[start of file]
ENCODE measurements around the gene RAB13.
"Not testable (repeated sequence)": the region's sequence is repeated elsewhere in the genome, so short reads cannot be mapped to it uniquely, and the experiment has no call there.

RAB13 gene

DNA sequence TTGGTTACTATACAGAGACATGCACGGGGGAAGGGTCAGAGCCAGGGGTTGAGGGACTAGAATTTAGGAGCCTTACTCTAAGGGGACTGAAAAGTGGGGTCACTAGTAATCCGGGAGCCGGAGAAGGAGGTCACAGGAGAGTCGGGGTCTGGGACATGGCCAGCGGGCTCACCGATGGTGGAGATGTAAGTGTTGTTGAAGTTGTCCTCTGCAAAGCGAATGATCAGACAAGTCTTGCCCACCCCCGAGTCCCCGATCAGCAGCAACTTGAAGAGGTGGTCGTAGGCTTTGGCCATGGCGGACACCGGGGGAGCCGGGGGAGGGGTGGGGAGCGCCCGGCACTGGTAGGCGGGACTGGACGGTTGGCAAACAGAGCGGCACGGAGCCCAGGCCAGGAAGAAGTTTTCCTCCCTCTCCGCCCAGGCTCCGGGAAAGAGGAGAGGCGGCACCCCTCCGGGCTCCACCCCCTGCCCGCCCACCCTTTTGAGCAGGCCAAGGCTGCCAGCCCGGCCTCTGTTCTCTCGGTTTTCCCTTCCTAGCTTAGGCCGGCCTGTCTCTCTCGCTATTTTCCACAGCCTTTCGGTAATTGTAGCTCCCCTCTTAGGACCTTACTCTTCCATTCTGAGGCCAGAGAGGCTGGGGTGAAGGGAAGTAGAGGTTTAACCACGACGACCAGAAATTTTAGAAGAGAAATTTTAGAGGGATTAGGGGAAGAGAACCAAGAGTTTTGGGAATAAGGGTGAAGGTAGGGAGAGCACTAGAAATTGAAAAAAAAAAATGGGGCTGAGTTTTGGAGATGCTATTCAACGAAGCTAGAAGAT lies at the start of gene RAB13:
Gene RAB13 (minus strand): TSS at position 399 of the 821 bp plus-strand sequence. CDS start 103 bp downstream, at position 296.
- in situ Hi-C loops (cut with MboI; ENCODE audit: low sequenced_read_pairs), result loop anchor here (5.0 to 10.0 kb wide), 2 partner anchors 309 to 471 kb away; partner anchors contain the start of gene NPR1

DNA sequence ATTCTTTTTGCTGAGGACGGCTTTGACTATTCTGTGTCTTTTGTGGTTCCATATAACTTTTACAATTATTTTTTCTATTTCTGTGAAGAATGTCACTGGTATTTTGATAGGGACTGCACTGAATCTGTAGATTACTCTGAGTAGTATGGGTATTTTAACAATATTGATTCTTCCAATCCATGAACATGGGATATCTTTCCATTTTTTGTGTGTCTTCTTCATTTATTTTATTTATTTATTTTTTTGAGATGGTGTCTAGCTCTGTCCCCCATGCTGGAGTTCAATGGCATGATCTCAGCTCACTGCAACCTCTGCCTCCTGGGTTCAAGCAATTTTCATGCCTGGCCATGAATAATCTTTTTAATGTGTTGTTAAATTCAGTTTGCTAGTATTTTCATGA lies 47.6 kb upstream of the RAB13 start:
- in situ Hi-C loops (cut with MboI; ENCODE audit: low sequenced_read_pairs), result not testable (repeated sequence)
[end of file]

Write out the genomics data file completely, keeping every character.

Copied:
ENCODE measurements around the gene RAB13.
"Not testable (repeated sequence)": the region's sequence is repeated elsewhere in the genome, so short reads cannot be mapped to it uniquely, and the experiment has no call there.

RAB13 gene

DNA sequence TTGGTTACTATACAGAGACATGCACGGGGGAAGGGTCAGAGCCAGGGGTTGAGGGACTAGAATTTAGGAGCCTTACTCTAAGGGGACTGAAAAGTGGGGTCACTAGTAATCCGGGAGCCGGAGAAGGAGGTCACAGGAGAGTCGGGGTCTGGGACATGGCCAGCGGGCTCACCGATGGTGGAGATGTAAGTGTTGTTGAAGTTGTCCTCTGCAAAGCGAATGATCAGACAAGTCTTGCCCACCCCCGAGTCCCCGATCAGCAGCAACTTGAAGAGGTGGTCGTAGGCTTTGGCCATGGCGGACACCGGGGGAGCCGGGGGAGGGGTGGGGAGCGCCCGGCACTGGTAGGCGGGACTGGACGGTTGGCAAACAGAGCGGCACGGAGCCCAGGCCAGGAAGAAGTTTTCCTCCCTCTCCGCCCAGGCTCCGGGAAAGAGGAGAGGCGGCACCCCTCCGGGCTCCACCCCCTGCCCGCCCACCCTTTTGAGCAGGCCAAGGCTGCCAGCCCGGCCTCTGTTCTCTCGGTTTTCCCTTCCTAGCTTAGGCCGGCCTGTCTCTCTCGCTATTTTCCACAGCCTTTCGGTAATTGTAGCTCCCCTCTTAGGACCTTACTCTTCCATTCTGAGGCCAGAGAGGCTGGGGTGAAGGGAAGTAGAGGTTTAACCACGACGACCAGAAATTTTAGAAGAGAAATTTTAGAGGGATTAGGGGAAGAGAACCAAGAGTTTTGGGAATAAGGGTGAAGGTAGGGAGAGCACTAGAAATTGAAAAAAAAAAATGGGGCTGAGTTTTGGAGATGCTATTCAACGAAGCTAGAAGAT lies at the start of gene RAB13:
Gene RAB13 (minus strand): TSS at position 399 of the 821 bp plus-strand sequence. CDS start 103 bp downstream, at position 296.
- in situ Hi-C loops (cut with MboI; ENCODE audit: low sequenced_read_pairs), result loop anchor here (5.0 to 10.0 kb wide), 2 partner anchors 309 to 471 kb away; partner anchors contain the start of gene NPR1

DNA sequence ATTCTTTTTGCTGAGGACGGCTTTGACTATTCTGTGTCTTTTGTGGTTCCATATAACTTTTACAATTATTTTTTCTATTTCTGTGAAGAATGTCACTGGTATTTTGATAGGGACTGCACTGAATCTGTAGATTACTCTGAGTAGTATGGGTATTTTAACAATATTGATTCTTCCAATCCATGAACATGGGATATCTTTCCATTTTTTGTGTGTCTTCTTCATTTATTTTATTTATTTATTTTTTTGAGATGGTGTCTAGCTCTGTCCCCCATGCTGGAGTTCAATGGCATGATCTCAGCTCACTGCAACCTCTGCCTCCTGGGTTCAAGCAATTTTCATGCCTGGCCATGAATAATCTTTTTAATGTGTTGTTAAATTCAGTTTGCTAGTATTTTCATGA lies 47.6 kb upstream of the RAB13 start:
- in situ Hi-C loops (cut with MboI; ENCODE audit: low sequenced_read_pairs), result not testable (repeated sequence)